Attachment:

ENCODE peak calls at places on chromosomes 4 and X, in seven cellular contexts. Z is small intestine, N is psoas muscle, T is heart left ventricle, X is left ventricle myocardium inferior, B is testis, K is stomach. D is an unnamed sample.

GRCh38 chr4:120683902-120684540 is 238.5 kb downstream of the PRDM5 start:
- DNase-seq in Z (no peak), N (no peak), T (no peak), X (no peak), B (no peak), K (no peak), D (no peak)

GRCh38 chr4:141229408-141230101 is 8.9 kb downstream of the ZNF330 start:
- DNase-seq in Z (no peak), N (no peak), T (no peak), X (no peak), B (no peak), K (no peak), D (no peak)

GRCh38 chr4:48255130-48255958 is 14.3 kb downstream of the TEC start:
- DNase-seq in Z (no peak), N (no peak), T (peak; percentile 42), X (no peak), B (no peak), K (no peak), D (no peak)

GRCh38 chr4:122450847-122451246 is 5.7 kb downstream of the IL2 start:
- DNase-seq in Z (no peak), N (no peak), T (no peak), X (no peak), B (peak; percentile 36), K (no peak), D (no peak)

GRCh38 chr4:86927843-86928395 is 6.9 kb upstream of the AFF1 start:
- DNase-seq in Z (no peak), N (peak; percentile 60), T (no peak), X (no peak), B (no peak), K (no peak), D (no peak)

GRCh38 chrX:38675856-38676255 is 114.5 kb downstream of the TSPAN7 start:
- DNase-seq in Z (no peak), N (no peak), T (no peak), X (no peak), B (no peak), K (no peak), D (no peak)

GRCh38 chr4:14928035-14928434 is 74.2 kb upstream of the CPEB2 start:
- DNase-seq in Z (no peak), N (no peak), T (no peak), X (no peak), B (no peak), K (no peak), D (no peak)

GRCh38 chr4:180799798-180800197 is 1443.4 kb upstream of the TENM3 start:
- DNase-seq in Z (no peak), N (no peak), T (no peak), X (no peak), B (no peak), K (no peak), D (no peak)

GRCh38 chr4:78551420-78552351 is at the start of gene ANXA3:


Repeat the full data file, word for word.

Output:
ENCODE peak calls at places on chromosomes 4 and X, in seven cellular contexts. Z is small intestine, N is psoas muscle, T is heart left ventricle, X is left ventricle myocardium inferior, B is testis, K is stomach. D is an unnamed sample.

GRCh38 chr4:120683902-120684540 is 238.5 kb downstream of the PRDM5 start:
- DNase-seq in Z (no peak), N (no peak), T (no peak), X (no peak), B (no peak), K (no peak), D (no peak)

GRCh38 chr4:141229408-141230101 is 8.9 kb downstream of the ZNF330 start:
- DNase-seq in Z (no peak), N (no peak), T (no peak), X (no peak), B (no peak), K (no peak), D (no peak)

GRCh38 chr4:48255130-48255958 is 14.3 kb downstream of the TEC start:
- DNase-seq in Z (no peak), N (no peak), T (peak; percentile 42), X (no peak), B (no peak), K (no peak), D (no peak)

GRCh38 chr4:122450847-122451246 is 5.7 kb downstream of the IL2 start:
- DNase-seq in Z (no peak), N (no peak), T (no peak), X (no peak), B (peak; percentile 36), K (no peak), D (no peak)

GRCh38 chr4:86927843-86928395 is 6.9 kb upstream of the AFF1 start:
- DNase-seq in Z (no peak), N (peak; percentile 60), T (no peak), X (no peak), B (no peak), K (no peak), D (no peak)

GRCh38 chrX:38675856-38676255 is 114.5 kb downstream of the TSPAN7 start:
- DNase-seq in Z (no peak), N (no peak), T (no peak), X (no peak), B (no peak), K (no peak), D (no peak)

GRCh38 chr4:14928035-14928434 is 74.2 kb upstream of the CPEB2 start:
- DNase-seq in Z (no peak), N (no peak), T (no peak), X (no peak), B (no peak), K (no peak), D (no peak)

GRCh38 chr4:180799798-180800197 is 1443.4 kb upstream of the TENM3 start:
- DNase-seq in Z (no peak), N (no peak), T (no peak), X (no peak), B (no peak), K (no peak), D (no peak)

GRCh38 chr4:78551420-78552351 is at the start of gene ANXA3: